Another thing was I used to take her a small gift each time I visited - strawberries from the garden, posy of flowers, a particular type of ice-cream cone that had been around for years, etc. Right to the end even if she didn't remember who I was I could still arrive and she would say "oh Freesias - I love freesias" or "TipTop trumpet my favorite ice-cream" - she still associated particular things with good memories.

All the best with your journey.
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Old 03-15-2016, 08:37 PM   #9
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Diandra,

Please let me start by saying what a gracious thing you have done to care for your mother while you yourself are suffering from illness. I hope you can take time for yourself amongst all the needs of your mother.

My mother-in-law was about my current age when I met her. She was diagnosed with Alzheimer's about 6 or 7 years ago and did finally pass away in 2014. She was a bright and caring person who always thought of others before herself. It was tough watching her decline.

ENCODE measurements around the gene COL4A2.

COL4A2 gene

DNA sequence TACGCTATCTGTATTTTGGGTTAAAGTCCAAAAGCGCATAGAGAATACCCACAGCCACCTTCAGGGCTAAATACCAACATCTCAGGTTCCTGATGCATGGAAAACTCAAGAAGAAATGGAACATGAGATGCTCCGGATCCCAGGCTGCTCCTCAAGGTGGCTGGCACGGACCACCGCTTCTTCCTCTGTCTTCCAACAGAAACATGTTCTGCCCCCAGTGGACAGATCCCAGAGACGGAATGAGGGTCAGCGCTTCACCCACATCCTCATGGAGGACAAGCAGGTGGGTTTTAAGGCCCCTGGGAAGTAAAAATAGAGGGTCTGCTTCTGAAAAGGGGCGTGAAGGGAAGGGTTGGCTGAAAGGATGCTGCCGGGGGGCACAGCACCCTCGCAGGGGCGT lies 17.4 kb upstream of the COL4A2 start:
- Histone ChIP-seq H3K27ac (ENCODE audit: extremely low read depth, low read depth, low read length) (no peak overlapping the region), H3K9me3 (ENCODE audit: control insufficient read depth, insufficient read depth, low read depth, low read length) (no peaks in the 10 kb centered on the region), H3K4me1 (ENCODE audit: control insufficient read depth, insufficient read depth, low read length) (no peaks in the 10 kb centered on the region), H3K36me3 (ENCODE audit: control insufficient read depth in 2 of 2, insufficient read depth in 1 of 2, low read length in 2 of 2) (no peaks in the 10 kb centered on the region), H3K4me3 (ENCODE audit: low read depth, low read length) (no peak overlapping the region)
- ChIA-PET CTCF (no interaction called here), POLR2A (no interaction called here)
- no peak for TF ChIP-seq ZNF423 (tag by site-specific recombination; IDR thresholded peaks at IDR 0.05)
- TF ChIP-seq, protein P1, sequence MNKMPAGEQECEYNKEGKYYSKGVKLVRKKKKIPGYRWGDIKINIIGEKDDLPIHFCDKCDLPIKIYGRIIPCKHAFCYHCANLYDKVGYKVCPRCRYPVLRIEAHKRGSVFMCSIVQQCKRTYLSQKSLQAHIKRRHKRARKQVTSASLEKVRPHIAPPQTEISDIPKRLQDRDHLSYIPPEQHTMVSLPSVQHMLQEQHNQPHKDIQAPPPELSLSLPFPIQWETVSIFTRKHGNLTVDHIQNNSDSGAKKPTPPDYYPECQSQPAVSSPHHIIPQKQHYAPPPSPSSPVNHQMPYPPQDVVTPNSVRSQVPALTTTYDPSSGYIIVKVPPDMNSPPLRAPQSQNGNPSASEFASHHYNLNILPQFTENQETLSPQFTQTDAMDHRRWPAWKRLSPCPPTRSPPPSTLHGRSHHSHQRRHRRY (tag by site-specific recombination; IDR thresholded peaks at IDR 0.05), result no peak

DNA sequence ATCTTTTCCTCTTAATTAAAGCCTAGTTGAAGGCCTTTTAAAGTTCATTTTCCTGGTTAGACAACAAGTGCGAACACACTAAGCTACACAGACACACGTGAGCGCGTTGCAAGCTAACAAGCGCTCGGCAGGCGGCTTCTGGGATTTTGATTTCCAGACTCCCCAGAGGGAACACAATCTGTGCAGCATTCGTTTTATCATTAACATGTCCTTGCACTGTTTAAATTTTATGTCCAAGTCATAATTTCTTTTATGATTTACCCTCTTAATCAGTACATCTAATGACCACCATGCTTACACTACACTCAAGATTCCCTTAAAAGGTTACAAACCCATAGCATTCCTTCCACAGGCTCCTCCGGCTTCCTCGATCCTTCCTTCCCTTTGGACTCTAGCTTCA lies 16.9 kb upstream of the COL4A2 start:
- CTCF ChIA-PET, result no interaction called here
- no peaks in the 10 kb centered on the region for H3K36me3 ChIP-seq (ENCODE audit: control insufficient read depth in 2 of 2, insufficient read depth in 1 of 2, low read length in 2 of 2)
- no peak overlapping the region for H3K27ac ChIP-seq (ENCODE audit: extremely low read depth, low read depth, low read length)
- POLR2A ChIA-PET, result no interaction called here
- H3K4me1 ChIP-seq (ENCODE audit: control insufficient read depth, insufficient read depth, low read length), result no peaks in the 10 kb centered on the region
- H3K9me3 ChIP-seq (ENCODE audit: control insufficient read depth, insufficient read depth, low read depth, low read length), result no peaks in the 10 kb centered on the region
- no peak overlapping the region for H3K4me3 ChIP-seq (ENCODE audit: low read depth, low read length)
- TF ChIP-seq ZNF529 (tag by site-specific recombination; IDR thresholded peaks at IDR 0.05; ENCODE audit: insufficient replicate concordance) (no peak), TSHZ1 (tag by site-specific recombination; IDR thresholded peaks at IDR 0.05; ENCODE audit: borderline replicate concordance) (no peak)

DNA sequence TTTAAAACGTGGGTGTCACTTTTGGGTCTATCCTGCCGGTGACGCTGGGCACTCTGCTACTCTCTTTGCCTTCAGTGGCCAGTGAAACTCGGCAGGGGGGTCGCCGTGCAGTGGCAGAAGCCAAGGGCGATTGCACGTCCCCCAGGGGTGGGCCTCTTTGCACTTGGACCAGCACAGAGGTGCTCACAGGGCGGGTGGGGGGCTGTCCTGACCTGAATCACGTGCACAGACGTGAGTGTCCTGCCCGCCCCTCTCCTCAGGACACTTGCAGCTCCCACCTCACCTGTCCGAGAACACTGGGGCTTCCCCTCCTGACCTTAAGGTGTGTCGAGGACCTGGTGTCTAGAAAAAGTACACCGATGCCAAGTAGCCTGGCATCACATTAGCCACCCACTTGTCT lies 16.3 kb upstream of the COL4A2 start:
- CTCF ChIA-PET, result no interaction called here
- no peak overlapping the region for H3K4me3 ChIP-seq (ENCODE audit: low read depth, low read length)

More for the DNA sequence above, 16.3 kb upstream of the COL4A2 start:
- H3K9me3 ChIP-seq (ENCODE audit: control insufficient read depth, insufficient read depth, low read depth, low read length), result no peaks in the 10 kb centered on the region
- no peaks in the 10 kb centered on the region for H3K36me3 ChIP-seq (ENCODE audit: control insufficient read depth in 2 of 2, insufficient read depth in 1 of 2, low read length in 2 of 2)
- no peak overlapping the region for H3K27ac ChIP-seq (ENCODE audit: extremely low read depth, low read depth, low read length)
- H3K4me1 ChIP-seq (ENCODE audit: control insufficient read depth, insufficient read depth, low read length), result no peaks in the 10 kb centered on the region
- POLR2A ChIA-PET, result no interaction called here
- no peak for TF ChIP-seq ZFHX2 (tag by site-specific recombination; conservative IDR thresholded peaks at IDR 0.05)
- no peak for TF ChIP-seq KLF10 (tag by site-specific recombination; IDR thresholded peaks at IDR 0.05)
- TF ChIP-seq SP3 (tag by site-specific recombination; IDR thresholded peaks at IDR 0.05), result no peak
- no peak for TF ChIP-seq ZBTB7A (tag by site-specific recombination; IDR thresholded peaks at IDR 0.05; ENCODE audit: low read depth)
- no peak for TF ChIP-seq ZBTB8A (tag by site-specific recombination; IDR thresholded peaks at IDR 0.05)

I had worked in the medical field with several patients with dementia, but it never was as hard to live it with a loved one. So much changed toward the end, as her walking, talking, and daily living skills were lost. How I missed the days of chatting with her about anything over a cup of tea.

Toward the end, she failed to recognize us, but on some days her smile would stretch across her face and she would reach for you in a moment of clarity. I hang onto the memories of those moments when I remember her.

So difficult to go through, but she has someone she loves close by her and taking care of her in you and your husband. I did not live with my mother-in-law, but I had her and my father-in-law over on the weekends to give him some needed personal time. I took some comfort in knowing I tried to be there for my mother-in-law and did what I could to show her how much I loved her even if she may not have able to fully appreciate it.

Hope I helped you with your questions. Take care, M-i-m